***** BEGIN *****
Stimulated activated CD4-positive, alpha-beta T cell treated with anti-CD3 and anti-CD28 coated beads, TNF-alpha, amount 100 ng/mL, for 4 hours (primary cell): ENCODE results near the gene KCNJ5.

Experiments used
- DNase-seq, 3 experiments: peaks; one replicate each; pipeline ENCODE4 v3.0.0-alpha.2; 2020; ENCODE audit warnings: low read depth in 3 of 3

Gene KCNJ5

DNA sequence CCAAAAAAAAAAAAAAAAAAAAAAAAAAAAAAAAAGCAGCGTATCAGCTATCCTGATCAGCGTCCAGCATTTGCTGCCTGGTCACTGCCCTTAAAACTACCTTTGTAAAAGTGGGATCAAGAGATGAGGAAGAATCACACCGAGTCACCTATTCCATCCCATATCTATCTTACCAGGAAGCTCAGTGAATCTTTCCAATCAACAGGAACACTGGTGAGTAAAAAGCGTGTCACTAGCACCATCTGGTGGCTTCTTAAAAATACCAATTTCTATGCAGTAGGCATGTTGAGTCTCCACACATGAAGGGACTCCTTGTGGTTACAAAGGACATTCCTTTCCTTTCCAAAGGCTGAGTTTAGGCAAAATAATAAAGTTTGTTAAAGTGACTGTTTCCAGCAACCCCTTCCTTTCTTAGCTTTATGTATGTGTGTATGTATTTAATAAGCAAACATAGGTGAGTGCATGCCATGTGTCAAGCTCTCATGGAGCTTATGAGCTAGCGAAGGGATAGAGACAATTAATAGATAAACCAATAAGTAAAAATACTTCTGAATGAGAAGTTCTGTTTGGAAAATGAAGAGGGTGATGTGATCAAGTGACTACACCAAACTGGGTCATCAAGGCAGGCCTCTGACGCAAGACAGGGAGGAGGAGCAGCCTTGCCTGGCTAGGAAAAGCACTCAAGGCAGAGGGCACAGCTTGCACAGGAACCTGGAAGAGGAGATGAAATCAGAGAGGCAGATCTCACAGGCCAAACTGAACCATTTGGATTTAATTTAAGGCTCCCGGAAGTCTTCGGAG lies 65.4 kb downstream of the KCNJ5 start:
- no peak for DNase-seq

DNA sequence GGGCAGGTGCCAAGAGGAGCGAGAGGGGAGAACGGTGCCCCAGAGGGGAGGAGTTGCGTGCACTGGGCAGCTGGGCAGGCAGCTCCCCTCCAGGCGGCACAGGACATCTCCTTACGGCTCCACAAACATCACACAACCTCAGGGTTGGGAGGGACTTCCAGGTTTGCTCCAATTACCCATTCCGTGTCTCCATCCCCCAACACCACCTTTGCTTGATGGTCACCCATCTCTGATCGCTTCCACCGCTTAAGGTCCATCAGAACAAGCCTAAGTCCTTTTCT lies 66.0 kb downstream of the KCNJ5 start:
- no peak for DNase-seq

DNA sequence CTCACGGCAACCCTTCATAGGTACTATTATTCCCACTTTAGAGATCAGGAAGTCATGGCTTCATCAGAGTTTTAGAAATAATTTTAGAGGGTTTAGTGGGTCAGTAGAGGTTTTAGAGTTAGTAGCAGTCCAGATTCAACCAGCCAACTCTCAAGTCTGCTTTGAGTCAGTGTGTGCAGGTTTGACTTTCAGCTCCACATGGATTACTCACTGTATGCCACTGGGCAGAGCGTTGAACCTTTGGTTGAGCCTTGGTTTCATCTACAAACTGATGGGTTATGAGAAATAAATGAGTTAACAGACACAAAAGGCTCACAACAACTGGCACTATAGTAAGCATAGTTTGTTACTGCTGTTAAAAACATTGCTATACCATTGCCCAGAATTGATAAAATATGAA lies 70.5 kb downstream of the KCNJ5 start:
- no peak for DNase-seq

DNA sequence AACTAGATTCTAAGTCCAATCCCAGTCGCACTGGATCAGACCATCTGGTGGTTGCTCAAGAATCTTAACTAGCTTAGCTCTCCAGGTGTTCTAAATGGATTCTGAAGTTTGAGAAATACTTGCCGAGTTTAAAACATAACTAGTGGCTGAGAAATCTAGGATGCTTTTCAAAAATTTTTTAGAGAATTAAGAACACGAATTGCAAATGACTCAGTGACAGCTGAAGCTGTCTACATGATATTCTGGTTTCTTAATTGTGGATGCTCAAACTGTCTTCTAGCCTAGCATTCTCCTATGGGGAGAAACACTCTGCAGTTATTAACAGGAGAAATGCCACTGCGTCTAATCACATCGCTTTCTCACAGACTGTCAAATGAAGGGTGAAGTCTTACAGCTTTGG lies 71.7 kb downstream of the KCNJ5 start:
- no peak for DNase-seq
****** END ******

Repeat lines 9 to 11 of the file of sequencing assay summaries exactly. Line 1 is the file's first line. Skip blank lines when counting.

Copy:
DNA sequence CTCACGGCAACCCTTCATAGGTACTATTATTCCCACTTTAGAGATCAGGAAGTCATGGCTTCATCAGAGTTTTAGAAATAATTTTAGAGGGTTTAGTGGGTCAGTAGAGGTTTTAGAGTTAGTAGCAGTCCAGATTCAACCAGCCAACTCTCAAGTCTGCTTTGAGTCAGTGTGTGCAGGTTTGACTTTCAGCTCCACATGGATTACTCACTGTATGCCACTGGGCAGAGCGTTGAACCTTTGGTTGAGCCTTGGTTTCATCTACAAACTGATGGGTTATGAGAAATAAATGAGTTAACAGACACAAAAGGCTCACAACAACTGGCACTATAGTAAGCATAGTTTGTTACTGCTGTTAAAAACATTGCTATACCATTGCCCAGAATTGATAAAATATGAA lies 70.5 kb downstream of the KCNJ5 start:
- no peak for DNase-seq

DNA sequence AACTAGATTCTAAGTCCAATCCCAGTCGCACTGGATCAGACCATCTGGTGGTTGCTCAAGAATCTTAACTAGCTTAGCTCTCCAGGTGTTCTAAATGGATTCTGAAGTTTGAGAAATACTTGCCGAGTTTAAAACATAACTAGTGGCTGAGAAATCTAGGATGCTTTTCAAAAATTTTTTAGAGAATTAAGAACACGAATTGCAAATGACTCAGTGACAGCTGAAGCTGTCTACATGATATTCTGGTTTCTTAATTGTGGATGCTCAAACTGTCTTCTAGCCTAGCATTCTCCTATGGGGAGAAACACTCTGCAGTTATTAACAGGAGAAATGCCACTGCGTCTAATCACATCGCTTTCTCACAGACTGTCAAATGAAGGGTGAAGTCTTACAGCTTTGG lies 71.7 kb downstream of the KCNJ5 start: